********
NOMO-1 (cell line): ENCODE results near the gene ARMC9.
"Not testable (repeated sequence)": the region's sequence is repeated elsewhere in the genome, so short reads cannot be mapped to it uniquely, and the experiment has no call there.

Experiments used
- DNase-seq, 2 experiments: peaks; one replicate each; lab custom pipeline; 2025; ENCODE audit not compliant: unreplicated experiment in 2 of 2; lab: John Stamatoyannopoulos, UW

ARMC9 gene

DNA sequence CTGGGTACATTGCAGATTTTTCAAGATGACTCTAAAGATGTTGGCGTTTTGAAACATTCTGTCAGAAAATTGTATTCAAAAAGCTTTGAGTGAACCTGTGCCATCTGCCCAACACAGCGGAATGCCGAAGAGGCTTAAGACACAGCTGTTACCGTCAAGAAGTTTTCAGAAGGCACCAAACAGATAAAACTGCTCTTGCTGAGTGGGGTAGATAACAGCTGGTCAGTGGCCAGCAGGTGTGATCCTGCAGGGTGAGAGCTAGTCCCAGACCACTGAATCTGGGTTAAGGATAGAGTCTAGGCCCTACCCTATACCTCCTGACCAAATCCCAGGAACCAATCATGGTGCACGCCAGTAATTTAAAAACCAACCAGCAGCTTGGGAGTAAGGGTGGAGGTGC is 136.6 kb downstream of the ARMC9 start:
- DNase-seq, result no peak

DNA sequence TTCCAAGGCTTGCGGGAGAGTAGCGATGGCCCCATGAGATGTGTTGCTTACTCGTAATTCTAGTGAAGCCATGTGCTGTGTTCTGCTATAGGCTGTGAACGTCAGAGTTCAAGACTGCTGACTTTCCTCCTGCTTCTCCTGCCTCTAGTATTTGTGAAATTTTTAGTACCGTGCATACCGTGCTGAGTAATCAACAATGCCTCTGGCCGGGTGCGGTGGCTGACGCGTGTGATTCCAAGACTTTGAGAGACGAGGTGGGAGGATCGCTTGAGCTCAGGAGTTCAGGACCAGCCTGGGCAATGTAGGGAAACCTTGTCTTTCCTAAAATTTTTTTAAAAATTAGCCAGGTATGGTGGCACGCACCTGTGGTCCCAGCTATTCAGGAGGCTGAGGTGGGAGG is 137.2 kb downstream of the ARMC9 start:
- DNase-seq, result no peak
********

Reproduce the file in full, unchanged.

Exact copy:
NOMO-1 (cell line): ENCODE results near the gene ARMC9.
"Not testable (repeated sequence)": the region's sequence is repeated elsewhere in the genome, so short reads cannot be mapped to it uniquely, and the experiment has no call there.

Experiments used
- DNase-seq, 2 experiments: peaks; one replicate each; lab custom pipeline; 2025; ENCODE audit not compliant: unreplicated experiment in 2 of 2; lab: John Stamatoyannopoulos, UW

ARMC9 gene

DNA sequence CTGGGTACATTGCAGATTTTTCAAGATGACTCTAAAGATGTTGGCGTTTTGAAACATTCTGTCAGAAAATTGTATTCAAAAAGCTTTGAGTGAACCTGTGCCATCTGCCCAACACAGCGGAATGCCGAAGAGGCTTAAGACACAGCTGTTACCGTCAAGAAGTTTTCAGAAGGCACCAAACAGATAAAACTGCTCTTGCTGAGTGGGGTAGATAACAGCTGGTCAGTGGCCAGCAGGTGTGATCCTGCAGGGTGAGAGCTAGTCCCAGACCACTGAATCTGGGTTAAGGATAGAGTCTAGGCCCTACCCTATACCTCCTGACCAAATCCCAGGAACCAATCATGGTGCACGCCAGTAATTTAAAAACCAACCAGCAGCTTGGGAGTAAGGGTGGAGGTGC is 136.6 kb downstream of the ARMC9 start:
- DNase-seq, result no peak

DNA sequence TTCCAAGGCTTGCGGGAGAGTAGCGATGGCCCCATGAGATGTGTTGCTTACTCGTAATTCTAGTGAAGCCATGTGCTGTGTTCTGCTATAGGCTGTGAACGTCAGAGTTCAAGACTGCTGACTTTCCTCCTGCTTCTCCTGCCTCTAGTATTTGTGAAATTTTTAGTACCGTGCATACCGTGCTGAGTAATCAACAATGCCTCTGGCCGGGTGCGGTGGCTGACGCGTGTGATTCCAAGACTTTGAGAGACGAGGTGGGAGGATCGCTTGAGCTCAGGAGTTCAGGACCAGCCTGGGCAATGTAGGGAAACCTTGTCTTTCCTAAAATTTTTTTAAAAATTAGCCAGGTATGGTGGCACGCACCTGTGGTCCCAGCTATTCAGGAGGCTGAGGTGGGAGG is 137.2 kb downstream of the ARMC9 start:
- DNase-seq, result no peak